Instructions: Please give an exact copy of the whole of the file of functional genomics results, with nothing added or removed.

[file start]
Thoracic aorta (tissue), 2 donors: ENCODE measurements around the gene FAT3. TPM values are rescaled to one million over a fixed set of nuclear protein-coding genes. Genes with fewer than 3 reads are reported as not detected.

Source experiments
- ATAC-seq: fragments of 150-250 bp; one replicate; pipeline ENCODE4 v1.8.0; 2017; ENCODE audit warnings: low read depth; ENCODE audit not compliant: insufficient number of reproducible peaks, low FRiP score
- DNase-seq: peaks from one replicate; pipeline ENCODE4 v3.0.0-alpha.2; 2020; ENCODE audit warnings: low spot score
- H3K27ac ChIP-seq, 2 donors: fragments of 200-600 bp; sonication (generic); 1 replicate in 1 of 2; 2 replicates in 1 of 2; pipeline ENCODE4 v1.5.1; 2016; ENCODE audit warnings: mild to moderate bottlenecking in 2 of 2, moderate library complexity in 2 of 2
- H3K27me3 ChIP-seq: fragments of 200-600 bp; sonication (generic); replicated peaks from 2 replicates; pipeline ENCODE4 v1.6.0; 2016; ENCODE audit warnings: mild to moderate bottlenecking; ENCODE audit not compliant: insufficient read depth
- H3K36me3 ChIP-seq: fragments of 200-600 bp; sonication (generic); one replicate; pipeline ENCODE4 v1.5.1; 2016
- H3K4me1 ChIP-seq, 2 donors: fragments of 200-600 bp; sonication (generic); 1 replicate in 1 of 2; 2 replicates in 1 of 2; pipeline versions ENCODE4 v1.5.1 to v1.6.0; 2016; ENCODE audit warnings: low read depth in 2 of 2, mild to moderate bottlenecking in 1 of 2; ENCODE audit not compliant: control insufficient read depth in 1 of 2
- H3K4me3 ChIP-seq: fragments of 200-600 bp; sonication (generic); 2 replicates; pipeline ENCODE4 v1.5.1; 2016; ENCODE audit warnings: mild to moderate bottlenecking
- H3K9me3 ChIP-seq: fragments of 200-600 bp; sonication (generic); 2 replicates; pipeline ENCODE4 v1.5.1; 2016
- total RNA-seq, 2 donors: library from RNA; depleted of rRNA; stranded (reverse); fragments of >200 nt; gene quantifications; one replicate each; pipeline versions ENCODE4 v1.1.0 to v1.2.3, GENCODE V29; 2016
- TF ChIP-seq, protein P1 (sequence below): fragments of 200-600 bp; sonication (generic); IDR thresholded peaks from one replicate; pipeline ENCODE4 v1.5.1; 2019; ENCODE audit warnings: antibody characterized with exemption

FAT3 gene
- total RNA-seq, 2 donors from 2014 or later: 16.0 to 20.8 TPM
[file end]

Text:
Thoracic aorta (tissue), 2 donors: ENCODE measurements around the gene FAT3. TPM values are rescaled to one million over a fixed set of nuclear protein-coding genes. Genes with fewer than 3 reads are reported as not detected.

Source experiments
- ATAC-seq: fragments of 150-250 bp; one replicate; pipeline ENCODE4 v1.8.0; 2017; ENCODE audit warnings: low read depth; ENCODE audit not compliant: insufficient number of reproducible peaks, low FRiP score
- DNase-seq: peaks from one replicate; pipeline ENCODE4 v3.0.0-alpha.2; 2020; ENCODE audit warnings: low spot score
- H3K27ac ChIP-seq, 2 donors: fragments of 200-600 bp; sonication (generic); 1 replicate in 1 of 2; 2 replicates in 1 of 2; pipeline ENCODE4 v1.5.1; 2016; ENCODE audit warnings: mild to moderate bottlenecking in 2 of 2, moderate library complexity in 2 of 2
- H3K27me3 ChIP-seq: fragments of 200-600 bp; sonication (generic); replicated peaks from 2 replicates; pipeline ENCODE4 v1.6.0; 2016; ENCODE audit warnings: mild to moderate bottlenecking; ENCODE audit not compliant: insufficient read depth
- H3K36me3 ChIP-seq: fragments of 200-600 bp; sonication (generic); one replicate; pipeline ENCODE4 v1.5.1; 2016
- H3K4me1 ChIP-seq, 2 donors: fragments of 200-600 bp; sonication (generic); 1 replicate in 1 of 2; 2 replicates in 1 of 2; pipeline versions ENCODE4 v1.5.1 to v1.6.0; 2016; ENCODE audit warnings: low read depth in 2 of 2, mild to moderate bottlenecking in 1 of 2; ENCODE audit not compliant: control insufficient read depth in 1 of 2
- H3K4me3 ChIP-seq: fragments of 200-600 bp; sonication (generic); 2 replicates; pipeline ENCODE4 v1.5.1; 2016; ENCODE audit warnings: mild to moderate bottlenecking
- H3K9me3 ChIP-seq: fragments of 200-600 bp; sonication (generic); 2 replicates; pipeline ENCODE4 v1.5.1; 2016
- total RNA-seq, 2 donors: library from RNA; depleted of rRNA; stranded (reverse); fragments of >200 nt; gene quantifications; one replicate each; pipeline versions ENCODE4 v1.1.0 to v1.2.3, GENCODE V29; 2016
- TF ChIP-seq, protein P1 (sequence below): fragments of 200-600 bp; sonication (generic); IDR thresholded peaks from one replicate; pipeline ENCODE4 v1.5.1; 2019; ENCODE audit warnings: antibody characterized with exemption

FAT3 gene
- total RNA-seq, 2 donors from 2014 or later: 16.0 to 20.8 TPM